The BET generated $8.0 million (3.1 percent) less revenue in SFY 2017 than in SFY 2016. This decline compares to final audited BET growth of $54.1 million (24.8 percent) from SFYs 2015 to 2016, and a $1.2 million (0.6 percent) decline between SFYs 2014 and 2015.

A few key taxes kept the revenue decline small between the SFY 2017 preliminary accrual and the SFY 2016 figures. The Meals and Rentals Tax continued to be a strong performer, coming in $14.9 million (5.0 percent) ahead of SFY 2016’s preliminary accrual. The Real Estate Transfer Tax brought in $7.1 million (5.3 percent) more than the prior year, and while the Interest and Dividends Tax was below the plan for SFY 2017, it was $6.3 million (7.2 percent) higher than SFY 2016’s revenue figures.

Certain other taxes reduced the SFY 2017 total relative to the prior year. The Tobacco Tax was down $8.0 million (3.5 percent). The Communications Services Tax continues to underperform, bringing in $5.0 million (9.6 percent) less than in SFY 2016.

Notably, the July revenue figures for SFY 2018 show the Tobacco Tax and Meals and Rentals Taxes lifting total receipts to $5.3 million above July of SFY 2017, but BPT and the BET were mixed relative to the prior year, with a net drop of $0.2 million, or 0.9 percent. The Department of Revenue Administration reported some anomalies led to higher revenue from the business taxes than expected.

National Context

New Hampshire’s potential revenue difficulties appear to follow, with some delay, the experiences of other states, which have been undergoing revenue challenges recently. The National Association of State Budget Officers found that states faced relatively weak revenue collections overall during fiscal year 2017; corporate income tax collections were estimated to have been below forecast and declined overall relative to the prior year. New Hampshire was also one of only fourteen states that met or exceeded projections for preliminary corporate income tax revenue for fiscal year 2016.

The Urban Institute calculated that, in the first quarter of 2017 compared to the previous year, inflation-adjusted total tax revenue was down 0.9 percent, and corporate income tax revenue was down 13.8 percent over the same period.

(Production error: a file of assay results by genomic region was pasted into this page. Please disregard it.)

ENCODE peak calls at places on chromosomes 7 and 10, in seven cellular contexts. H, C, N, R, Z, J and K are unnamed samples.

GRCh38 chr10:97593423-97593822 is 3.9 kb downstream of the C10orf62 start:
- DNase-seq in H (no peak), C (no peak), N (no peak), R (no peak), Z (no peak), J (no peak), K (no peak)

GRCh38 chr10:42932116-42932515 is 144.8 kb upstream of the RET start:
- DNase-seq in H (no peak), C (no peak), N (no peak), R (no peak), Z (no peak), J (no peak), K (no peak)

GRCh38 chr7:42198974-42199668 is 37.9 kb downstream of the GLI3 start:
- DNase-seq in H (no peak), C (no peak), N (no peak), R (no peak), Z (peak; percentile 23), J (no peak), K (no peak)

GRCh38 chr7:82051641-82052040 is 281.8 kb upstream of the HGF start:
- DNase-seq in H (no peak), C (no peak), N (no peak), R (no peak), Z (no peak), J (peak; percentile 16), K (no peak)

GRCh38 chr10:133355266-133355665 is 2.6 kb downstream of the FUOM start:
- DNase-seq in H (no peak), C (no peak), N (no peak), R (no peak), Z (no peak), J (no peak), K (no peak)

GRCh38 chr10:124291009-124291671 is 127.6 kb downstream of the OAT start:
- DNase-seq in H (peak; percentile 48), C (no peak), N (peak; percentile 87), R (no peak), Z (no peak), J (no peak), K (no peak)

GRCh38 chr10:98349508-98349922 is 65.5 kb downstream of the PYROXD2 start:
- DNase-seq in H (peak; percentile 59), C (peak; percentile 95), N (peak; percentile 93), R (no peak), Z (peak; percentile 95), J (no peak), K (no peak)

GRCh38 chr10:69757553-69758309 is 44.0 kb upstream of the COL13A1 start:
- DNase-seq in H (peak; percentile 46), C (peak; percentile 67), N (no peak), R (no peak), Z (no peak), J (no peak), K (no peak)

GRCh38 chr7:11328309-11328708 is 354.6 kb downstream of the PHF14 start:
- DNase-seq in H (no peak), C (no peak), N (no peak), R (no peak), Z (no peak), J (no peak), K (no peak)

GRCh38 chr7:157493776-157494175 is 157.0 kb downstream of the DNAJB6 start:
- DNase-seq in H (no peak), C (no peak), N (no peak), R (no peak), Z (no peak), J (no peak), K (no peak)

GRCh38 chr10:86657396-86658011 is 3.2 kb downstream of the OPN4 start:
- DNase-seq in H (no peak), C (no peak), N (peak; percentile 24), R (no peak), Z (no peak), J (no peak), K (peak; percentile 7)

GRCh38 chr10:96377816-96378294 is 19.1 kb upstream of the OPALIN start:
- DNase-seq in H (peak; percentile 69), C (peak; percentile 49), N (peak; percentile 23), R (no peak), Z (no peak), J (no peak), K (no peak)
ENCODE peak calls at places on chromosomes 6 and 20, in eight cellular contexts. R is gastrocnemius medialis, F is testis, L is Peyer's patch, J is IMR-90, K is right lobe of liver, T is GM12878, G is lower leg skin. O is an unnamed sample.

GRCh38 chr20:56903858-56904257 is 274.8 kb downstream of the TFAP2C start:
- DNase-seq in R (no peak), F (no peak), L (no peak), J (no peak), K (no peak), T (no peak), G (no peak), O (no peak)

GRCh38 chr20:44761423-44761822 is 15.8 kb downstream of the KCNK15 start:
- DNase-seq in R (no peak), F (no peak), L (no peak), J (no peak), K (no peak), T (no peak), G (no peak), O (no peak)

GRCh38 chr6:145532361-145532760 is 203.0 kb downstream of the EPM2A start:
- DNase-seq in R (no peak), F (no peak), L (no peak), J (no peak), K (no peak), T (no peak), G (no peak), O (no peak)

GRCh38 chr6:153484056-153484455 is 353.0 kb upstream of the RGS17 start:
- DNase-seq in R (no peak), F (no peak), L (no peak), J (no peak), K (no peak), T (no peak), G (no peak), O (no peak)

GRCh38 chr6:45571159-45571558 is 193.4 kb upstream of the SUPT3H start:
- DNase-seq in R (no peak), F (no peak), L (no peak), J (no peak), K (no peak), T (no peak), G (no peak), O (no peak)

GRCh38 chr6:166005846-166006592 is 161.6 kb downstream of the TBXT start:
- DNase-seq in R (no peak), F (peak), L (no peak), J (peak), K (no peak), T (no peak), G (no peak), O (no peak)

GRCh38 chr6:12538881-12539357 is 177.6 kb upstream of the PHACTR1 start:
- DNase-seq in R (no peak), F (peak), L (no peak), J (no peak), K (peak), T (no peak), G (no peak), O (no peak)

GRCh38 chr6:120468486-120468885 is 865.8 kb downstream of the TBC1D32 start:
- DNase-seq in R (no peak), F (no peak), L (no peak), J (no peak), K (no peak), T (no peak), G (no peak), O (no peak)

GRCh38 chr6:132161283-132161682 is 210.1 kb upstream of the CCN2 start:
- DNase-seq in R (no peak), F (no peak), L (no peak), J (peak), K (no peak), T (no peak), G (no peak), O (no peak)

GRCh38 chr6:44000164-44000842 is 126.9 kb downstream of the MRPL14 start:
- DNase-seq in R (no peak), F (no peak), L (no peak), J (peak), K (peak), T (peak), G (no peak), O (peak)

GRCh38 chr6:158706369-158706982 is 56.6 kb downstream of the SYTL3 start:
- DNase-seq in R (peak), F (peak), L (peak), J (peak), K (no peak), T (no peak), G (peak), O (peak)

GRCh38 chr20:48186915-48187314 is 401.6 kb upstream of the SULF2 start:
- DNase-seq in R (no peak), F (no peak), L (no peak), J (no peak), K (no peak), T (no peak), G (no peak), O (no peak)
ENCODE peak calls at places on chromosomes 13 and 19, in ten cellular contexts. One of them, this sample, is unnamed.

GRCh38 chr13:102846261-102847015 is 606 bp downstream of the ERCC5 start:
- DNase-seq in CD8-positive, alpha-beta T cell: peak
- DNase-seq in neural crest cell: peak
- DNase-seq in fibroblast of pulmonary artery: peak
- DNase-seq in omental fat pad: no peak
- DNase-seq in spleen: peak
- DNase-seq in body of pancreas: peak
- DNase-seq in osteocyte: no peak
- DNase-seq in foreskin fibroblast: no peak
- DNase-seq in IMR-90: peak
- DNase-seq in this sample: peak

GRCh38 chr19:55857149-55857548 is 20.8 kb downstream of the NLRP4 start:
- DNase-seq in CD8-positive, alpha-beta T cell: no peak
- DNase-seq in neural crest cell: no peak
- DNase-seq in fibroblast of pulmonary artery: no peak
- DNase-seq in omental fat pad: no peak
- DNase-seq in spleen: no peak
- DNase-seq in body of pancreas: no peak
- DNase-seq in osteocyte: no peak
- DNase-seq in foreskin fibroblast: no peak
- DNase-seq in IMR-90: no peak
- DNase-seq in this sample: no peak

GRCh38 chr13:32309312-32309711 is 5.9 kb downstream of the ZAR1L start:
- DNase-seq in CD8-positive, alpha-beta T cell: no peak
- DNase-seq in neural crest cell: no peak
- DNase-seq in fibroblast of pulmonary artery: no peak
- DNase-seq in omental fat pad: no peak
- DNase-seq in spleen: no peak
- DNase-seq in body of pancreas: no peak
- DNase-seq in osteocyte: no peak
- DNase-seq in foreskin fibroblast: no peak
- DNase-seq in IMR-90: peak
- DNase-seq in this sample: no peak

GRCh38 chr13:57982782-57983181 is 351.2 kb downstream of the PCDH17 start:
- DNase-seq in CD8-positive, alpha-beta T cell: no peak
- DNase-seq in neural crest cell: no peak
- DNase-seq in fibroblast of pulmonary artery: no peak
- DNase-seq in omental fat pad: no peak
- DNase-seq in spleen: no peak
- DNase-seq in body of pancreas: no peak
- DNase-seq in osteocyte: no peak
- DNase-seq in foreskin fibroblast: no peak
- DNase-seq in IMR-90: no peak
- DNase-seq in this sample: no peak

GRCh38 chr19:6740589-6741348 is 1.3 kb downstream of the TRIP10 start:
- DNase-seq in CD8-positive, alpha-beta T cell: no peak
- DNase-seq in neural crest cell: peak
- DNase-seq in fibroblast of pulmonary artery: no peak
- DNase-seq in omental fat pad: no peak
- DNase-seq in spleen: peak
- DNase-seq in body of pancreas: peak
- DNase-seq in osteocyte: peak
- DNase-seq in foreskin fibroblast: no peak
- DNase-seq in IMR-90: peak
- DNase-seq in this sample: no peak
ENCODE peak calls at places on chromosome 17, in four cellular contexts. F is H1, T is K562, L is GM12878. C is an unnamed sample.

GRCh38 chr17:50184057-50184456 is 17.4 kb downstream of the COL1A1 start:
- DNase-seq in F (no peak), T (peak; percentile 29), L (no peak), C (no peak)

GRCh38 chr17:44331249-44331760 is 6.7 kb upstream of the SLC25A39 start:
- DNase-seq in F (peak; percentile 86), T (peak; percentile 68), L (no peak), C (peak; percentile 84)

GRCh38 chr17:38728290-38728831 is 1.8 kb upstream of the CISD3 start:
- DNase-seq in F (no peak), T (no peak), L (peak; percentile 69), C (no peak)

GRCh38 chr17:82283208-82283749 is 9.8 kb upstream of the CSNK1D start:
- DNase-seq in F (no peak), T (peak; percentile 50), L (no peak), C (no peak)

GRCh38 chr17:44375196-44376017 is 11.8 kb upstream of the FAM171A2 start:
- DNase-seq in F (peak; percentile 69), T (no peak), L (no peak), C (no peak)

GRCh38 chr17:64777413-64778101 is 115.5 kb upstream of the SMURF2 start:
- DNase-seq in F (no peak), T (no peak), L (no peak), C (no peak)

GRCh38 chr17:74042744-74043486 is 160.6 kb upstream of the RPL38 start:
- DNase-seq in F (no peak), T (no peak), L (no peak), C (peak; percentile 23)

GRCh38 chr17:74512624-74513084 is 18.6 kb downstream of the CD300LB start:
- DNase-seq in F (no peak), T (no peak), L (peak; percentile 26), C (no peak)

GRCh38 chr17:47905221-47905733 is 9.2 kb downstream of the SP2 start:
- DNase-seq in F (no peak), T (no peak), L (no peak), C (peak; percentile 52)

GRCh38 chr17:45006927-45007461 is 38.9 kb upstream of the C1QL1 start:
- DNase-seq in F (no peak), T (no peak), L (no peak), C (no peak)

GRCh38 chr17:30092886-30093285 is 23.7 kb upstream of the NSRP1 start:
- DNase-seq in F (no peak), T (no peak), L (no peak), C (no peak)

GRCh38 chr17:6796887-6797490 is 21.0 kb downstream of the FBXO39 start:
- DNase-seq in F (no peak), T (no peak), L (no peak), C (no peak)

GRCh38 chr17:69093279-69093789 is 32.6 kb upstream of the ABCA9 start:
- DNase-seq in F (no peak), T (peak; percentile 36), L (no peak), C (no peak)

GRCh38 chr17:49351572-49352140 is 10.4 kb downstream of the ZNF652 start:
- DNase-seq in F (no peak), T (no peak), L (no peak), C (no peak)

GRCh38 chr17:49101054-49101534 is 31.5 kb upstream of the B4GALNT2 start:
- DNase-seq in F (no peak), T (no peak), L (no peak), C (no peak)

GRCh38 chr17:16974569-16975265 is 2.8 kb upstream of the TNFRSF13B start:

A July 2017 report from the Rockefeller Institute of Government examining state income taxes found that not only were April collections down a total of 4.0 percent relative to last year, but the declines were largest in the New England states at 9.9 percent. While studying state income tax revenue has limited applicability in New Hampshire, it can provide insight into how both certain New Hampshire taxes and the economy as a whole could be performing.

While the explanations for New Hampshire’s recent revenue increase vary considerably, the State may not be able to depend on continued robust revenue growth. Tax collections may have plateaued after a boost last year, mirroring the experiences of other states, particularly relative to corporate income taxes. Speculation about the causes of the national slowdown in revenue collections identify potential federal policy changes prompting shifts in individual and business tax-related decisions, or the economy showing weaknesses not collected in other data. New Hampshire policymakers will learn more when revenue is collected in the initial months of the new State Budget.

For more information on how the New Hampshire State government collects revenue and an explanation of the different State government funds, see NHFPI’s Revenue in Review and Building the Budget resources.